This post has been updated with additional details of Bunker Hill’s freedom of navigation operation.
Guided-missile cruiser USS Bunker Hill (CG-52) conducted a freedom of navigation operation through the Spratly Island chain in the South China Sea, U.S. 7th Fleet announced on Wednesday.
According to a statement from the Navy, the cruiser tested excessive maritime claims of China, Vietnam and Taiwan. All three countries have overlapping claims in the contested island chain.
Bunker Hill, without prior notification, conducted an innocent passage past an unspecified feature in the Spratly chain. Under international maritime law, a warship can move through a country’s territorial sea without notification as long as it doesn’t conduct any military operations.
“Unlawful and sweeping maritime claims in the South China Sea pose a serious threat to the freedom of the seas, including the freedoms of navigation and overflight and the right of innocent passage of all ships,” reads the statement from 7th Fleet.
“This freedom of navigation operation upheld the rights, freedoms, and lawful uses of the sea recognized in international law by challenging the restrictions on innocent passage imposed by China, Vietnam and Taiwan.”
A Navy official told USNI News the transit was in the vicinity of Gaven Reef, home to a Chinese military supply installation. Under international maritime law, the feature commands its own territorial sea that would require a warship to make an innocent passage within 12 nautical miles without prior notification.
The Bunker Hill FONOP follows a Tuesday operation in which guided-missile destroyer USS Barry (DDG-52) tested Chinese and Vietnamese claims in the Paracel Islands, also in the South China Sea.
The Tuesday operation drew a swift rebuke from the Chinese government.
“These provocative acts by the U.S. side … have seriously violated China’s sovereignty and security interests, deliberately increased regional security risks and could easily trigger an unexpected incident,” reads a statement from PLA Southern Theatre Command spokesman Li Huamin.
Barry’s FONOP was “incompatible with the current atmosphere as the international community is fighting pandemic … as well as the regional peace and stability.”
The Japan-based destroyer has also made two Taiwan Strait transits this month, drawing negative reactions from Beijing.
In addition to the freedom of navigation operations, the U.S. has been active in the South China Sea. Bunker Hill, Barry and amphibious assault ship USS America (LHA-6) had been operating off the coast of Malaysia near an ongoing dispute over mineral exploration between Malaysia and China earlier this month.
The following is the April 29, 2020 statement from U.S. 7th Fleet.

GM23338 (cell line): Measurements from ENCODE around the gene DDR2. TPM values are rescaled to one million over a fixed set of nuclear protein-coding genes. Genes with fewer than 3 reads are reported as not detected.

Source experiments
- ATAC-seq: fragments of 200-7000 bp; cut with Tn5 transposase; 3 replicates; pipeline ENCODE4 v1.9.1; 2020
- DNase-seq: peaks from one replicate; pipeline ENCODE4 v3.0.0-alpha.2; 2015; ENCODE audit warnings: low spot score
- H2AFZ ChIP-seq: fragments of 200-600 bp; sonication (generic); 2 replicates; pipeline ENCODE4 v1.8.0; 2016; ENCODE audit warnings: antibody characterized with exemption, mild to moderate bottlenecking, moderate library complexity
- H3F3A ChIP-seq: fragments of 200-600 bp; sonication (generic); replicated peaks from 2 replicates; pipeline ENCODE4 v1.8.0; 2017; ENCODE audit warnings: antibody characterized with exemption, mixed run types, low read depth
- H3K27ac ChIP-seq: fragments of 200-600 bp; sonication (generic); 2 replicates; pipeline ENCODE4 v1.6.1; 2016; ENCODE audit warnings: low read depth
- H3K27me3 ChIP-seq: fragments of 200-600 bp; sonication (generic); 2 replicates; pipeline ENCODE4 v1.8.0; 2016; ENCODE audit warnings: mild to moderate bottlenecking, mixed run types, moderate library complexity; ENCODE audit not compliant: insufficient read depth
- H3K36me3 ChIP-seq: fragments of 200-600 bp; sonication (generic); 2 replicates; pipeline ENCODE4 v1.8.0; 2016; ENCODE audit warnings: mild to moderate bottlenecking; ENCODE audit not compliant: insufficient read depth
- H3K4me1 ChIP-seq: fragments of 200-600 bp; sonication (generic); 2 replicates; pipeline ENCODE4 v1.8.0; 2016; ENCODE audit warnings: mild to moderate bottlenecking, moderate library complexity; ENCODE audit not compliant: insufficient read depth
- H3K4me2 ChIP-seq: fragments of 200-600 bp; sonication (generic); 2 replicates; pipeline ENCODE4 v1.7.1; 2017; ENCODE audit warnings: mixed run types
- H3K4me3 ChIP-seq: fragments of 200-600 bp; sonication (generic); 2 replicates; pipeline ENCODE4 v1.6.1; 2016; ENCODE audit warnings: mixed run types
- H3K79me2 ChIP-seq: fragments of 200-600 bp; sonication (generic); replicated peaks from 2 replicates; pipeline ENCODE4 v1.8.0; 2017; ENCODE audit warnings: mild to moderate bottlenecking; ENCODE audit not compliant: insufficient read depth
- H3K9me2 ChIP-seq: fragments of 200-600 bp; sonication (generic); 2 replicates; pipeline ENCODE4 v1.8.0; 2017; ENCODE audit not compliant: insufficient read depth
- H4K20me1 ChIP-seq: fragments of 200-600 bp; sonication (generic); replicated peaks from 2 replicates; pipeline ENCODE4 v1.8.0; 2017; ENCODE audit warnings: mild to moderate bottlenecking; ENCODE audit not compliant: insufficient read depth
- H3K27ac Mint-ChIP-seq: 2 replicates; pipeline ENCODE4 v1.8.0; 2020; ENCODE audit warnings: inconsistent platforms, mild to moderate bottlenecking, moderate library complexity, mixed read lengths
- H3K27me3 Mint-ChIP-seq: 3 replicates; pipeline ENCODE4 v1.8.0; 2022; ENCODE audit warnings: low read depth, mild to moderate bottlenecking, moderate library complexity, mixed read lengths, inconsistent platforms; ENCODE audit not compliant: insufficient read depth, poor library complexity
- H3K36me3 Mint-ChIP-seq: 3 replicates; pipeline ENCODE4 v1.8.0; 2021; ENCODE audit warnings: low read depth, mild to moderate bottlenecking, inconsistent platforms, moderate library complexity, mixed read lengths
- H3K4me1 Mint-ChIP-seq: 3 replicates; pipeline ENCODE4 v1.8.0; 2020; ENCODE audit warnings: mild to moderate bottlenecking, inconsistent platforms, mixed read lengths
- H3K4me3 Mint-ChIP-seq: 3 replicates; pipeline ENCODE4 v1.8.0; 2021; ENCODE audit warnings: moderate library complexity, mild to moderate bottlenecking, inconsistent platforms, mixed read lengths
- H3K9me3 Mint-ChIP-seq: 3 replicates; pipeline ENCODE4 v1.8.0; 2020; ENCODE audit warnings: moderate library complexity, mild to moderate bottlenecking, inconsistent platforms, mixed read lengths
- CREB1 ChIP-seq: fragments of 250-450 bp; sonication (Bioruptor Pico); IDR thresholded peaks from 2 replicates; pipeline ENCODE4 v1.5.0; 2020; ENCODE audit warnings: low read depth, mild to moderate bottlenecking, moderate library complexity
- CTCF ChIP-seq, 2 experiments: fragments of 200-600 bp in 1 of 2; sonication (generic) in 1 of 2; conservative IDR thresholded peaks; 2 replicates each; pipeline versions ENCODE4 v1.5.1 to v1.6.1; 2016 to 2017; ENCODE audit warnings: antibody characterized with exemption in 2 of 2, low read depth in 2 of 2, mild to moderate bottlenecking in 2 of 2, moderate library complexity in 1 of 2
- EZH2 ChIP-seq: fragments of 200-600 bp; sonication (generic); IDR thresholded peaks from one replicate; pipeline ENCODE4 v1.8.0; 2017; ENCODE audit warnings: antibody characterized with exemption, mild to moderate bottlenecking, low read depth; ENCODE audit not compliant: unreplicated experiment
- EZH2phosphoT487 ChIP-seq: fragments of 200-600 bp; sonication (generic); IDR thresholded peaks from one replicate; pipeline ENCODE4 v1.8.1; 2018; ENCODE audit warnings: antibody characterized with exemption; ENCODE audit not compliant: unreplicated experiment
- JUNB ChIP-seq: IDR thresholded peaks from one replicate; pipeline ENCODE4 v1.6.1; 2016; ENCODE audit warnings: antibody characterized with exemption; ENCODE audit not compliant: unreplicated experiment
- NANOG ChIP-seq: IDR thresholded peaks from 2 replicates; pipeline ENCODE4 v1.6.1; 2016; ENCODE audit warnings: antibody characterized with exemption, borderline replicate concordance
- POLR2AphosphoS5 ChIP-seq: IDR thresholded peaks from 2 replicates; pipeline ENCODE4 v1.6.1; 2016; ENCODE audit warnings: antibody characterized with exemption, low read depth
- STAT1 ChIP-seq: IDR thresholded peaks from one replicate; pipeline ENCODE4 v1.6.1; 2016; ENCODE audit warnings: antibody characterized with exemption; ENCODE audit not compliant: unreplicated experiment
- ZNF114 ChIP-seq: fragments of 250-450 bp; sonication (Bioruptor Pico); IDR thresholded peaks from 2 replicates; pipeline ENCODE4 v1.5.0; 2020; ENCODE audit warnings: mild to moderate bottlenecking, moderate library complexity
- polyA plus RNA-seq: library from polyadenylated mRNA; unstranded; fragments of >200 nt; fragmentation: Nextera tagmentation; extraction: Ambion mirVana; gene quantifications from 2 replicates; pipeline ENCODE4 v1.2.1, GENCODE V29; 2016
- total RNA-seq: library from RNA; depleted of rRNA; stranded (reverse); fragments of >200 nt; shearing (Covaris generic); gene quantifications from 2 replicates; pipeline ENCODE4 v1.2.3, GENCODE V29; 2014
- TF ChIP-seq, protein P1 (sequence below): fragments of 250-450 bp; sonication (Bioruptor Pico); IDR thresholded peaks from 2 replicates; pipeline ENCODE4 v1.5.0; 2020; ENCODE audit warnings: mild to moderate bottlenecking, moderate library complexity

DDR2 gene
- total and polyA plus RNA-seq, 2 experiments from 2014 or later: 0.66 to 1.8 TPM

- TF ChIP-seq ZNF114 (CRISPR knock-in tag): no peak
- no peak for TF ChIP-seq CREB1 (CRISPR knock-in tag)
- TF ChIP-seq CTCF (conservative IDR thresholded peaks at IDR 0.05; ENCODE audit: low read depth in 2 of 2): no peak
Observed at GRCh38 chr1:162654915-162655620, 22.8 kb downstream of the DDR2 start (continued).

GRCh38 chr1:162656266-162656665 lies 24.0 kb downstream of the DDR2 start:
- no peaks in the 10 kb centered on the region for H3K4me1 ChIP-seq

On April 29 (local date), USS Bunker Hill (CG-52) asserted navigational rights and freedoms in the Spratly Islands, consistent with international law. This freedom of navigation operation (“FONOP”) upheld the rights, freedoms, and lawful uses of the sea recognized in international law by challenging the restrictions on innocent passage imposed by China, Vietnam, and Taiwan.
Unlawful and sweeping maritime claims in the South China Sea pose a serious threat to the freedom of the seas, including the freedoms of navigation and overflight and the right of innocent passage of all ships.
The U.S. position on the South China Sea is no different than that of any other area around the world where the international law of the sea as reflected in the 1982 Law of the Sea Convention provides for certain rights and freedoms and other lawful uses of the sea to all nations. The international community has an enduring role in preserving the freedom of the seas, which is critical to global security, stability, and prosperity.
As long as some countries continue to claim and assert limits on rights that exceed what is provided for under international law as reflected in the Law of the Sea Convention, the United States will continue to demonstrate its resolve to uphold these rights and freedoms for all. No member of the international community should be intimidated or coerced into giving up their rights and freedoms.
China, Taiwan, Vietnam, Malaysia, Brunei and the Philippines each claim sovereignty over some or all of the Spratly Islands. China, Vietnam, and Taiwan purport to require either permission or advance notification before a military vessel or warship engages in “innocent passage” through the territorial sea. Under international law as reflected in the Law of the Sea Convention, the ships of all States – including their warships – enjoy the right of innocent passage through the territorial sea. The unilateral imposition of any authorization or advance-notification requirement for innocent passage is not permitted by international law, so the United States challenged those requirements. By engaging in innocent passage without giving prior notification to or asking permission from any of the claimants, the United States challenged the unlawful restrictions imposed by China, Taiwan, and Vietnam. The United States demonstrated that innocent passage may not be subject to such restrictions.
U.S. forces operate in the South China Sea on a daily basis, as they have for more than a century. All of our operations are designed to be conducted in accordance with international law and demonstrate the United States will fly, sail, and operate wherever international law allows – regardless of the location of excessive maritime claims and regardless of current events.
The United States upholds freedom of navigation as a principle. The Freedom of Navigation Program’s missions are conducted peacefully and without bias for or against any particular country. These missions are based in the rule of law and demonstrate our commitment to upholding the rights, freedoms, and lawful uses of the sea and airspace guaranteed to all nations.